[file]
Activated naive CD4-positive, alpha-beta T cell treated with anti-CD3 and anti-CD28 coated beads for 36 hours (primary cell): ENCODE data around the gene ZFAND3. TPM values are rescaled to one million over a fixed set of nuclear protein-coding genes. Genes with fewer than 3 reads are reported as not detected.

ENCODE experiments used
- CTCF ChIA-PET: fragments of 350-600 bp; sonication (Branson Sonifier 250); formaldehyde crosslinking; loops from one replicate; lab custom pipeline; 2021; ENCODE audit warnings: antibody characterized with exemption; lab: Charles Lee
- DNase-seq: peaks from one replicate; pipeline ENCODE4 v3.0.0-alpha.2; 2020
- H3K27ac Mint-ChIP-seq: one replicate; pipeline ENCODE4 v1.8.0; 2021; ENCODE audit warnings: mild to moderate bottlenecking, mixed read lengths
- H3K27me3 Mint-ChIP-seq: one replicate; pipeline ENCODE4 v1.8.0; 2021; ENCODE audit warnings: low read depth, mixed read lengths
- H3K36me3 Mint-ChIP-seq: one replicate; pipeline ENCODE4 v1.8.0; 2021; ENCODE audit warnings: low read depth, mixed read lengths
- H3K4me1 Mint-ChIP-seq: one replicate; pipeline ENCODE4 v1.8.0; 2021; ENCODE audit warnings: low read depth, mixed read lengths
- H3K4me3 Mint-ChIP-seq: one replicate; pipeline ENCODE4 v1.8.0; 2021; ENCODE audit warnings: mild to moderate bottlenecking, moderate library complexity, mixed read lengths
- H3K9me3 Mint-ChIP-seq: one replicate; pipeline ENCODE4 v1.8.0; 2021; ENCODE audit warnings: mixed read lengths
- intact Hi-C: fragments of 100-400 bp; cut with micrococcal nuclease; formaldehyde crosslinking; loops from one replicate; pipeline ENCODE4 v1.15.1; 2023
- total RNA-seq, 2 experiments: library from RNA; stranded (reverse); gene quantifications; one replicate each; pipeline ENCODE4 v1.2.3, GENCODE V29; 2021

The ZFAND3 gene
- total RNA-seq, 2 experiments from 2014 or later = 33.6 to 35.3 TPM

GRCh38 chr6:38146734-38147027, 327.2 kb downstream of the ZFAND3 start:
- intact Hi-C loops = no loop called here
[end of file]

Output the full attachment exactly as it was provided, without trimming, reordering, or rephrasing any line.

Activated naive CD4-positive, alpha-beta T cell treated with anti-CD3 and anti-CD28 coated beads for 36 hours (primary cell): ENCODE data around the gene ZFAND3. TPM values are rescaled to one million over a fixed set of nuclear protein-coding genes. Genes with fewer than 3 reads are reported as not detected.

ENCODE experiments used
- CTCF ChIA-PET: fragments of 350-600 bp; sonication (Branson Sonifier 250); formaldehyde crosslinking; loops from one replicate; lab custom pipeline; 2021; ENCODE audit warnings: antibody characterized with exemption; lab: Charles Lee
- DNase-seq: peaks from one replicate; pipeline ENCODE4 v3.0.0-alpha.2; 2020
- H3K27ac Mint-ChIP-seq: one replicate; pipeline ENCODE4 v1.8.0; 2021; ENCODE audit warnings: mild to moderate bottlenecking, mixed read lengths
- H3K27me3 Mint-ChIP-seq: one replicate; pipeline ENCODE4 v1.8.0; 2021; ENCODE audit warnings: low read depth, mixed read lengths
- H3K36me3 Mint-ChIP-seq: one replicate; pipeline ENCODE4 v1.8.0; 2021; ENCODE audit warnings: low read depth, mixed read lengths
- H3K4me1 Mint-ChIP-seq: one replicate; pipeline ENCODE4 v1.8.0; 2021; ENCODE audit warnings: low read depth, mixed read lengths
- H3K4me3 Mint-ChIP-seq: one replicate; pipeline ENCODE4 v1.8.0; 2021; ENCODE audit warnings: mild to moderate bottlenecking, moderate library complexity, mixed read lengths
- H3K9me3 Mint-ChIP-seq: one replicate; pipeline ENCODE4 v1.8.0; 2021; ENCODE audit warnings: mixed read lengths
- intact Hi-C: fragments of 100-400 bp; cut with micrococcal nuclease; formaldehyde crosslinking; loops from one replicate; pipeline ENCODE4 v1.15.1; 2023
- total RNA-seq, 2 experiments: library from RNA; stranded (reverse); gene quantifications; one replicate each; pipeline ENCODE4 v1.2.3, GENCODE V29; 2021

The ZFAND3 gene
- total RNA-seq, 2 experiments from 2014 or later = 33.6 to 35.3 TPM

GRCh38 chr6:38146734-38147027, 327.2 kb downstream of the ZFAND3 start:
- intact Hi-C loops = no loop called here